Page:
A Tool for the Sciences and Humanities
While they have very different roles, Courtney Kearney and Marcello Canuto both straddle the divide between hard sciences and humanities in their work at Tulane University.
While they have very different roles, Courtney Kearney and Marcello Canuto both straddle the divide between hard sciences and humanities in their work at Tulane University. Courtney, the university’s Scholarly Engagement Librarian, works with faculty and students in physical science departments. Marcello, Anthropology Professor and Director of Middle America Research, focuses on archaeology. While their day to day work looks quite different, the two have played a big part in introducing digital lab notebooks on Tulane’s campus.
As Courtney and Marcello know, hard science and humanities deal in the world of data. Storing, organizing and sharing that data efficiently is crucial to success. They’re both part of Tulane’s governance committee that set out to introduce LabArchives just as COVID-19 started to turn things upside down. We caught up with them to learn more about how they’re supporting research in all its forms in 2020.
How did you get involved with this project?
- Marcello: We were asked to be part of a committee. I knew that we needed a tool like this. Our goal was to figure out ‘Ok now that we are using this and think it works well, how do we want to implement it on campus?’.
- Courtney: The project had a three pronged approach. The office of research organized it, campus IT did backend management and then researchers and librarians, like Marcello and I, were tasked with bringing it to the rest of campus.
What were your first steps?
- Marcello: Our first discussion was about how to implement LabArchives. It was an interesting discussion to have during COVID when the world seemed like it was changing as fast as it possibly could. I feel like I have all these accounts already and can’t remember any of the passwords. We had to think about how to make it palatable, how to package it.
- Courtney: It couldn’t have come at a better moment but we did have to ask ourselves, is this the right time to ‘add another thing?’. Tulane has chosen to go with a hybrid in-person and online model but earlier in the year we weren’t sure what would happen. We timed implementation in a way where it would help success.
What’s worked well as you’ve introduced the tool on campus?
- Courtney: Showing examples! LabArchives is a pretty intuitive tool, there’s nothing about it that you can’t sort out in a few minutes but having examples to share of how other groups use it is key. I have one notebook, for example, that showcases research on Doctor Who. Having that is so cool because it’s an example of how you can capture your research process with LabArchives no matter what you’re investigating.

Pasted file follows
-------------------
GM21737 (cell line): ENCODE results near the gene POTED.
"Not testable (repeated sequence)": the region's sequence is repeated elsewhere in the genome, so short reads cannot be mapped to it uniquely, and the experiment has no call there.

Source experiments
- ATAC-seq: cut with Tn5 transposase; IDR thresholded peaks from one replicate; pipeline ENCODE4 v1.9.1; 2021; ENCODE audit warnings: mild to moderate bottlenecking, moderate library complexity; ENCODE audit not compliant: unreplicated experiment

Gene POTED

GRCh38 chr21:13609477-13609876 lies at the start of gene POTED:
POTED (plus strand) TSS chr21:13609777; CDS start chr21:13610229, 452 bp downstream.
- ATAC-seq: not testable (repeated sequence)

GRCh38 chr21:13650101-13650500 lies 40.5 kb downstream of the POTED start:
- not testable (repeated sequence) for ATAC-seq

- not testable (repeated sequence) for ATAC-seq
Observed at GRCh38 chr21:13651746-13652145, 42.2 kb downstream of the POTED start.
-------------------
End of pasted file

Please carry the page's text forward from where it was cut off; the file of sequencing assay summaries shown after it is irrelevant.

- Marcello: The tutorials we run are very much ‘click here’, the mechanics of it. Showing the big picture alongside that is so important. Each discipline sees the tool in a different way
- Courtney: Showing how you can treat LabArchives like a paper notebook but also search it, has been helpful. That’s a huge thing. It gets so frustrating trying to find something you wrote down. We focused on taking things slowly – reminding researchers that they don’t have to make the switch overnight. We recommend just starting by adding lab minutes, then adding things you share often. There’s no need to force it.
How do you package the tool for researchers that don’t fall into the hard science category?
- Marcello: We knew from the start that different groups would use it differently. In the health sciences for example there are lab groups and strict protocols. In the humanities it’s more independent. How do you pitch the tool to both? Traditionally this kind of tool just goes to the hard sciences but the digital realm of research is creeping further into the humanities with data mining and text analysis. I’m in anthropology and archaeology but most of the other researchers on the committee are in engineering and other hard sciences. I represent a school that is probably the least targeted for this thing.
- Courtney: Humanities researchers also have a lot of info to manage and track. Our job was to make it as applicable to as many people as possible. We could’ve left them to their own devices to pick LabArchives up but we might’ve missed a whole group then. There’s an itch from the softer sciences to use this type of tool. There is a bit of hesitancy however, so examples like the one I mentioned before drive home what LabArchives can do for them.
What have been some resistance points?
- Courtney: People often ask us ‘How is this different to Box or a cloud server?’. One thing that’s worked well in our roll out has been helping those people to recognize that the tools can be used together but that LabArchives is more than cloud storage. It’s a notebook where you can have multiple file types on one page. It’s more dynamic, multidimensional – like Box plus more. You can integrate whatever you use into one place.
How are things going overall so far?
- Courtney: It’s been huge to have LabArchives during COVID. You can continue to do your work and communicate in one place and schedule lab time too so it doesn’t get crowded. That real time communication is key. We’ve packaged it as something that is a project management tool which is really helpful especially now. I’m impressed by the response we’ve had, I think people are realizing we have to make this shift. They’ve signed up and shown up to our workshops.
- M: When I first started tinkering with LabArchives I hadn’t heard of it before. I remember thinking ‘Oh ok, I’m not using LabArchives I am on it’. If I want to communicate with people in my lab I am there. You kind of realize that you go into it and everything else follows suit. You’re in this virtual space sharing data like you would if you were together in a room. It’s not just an archive at all.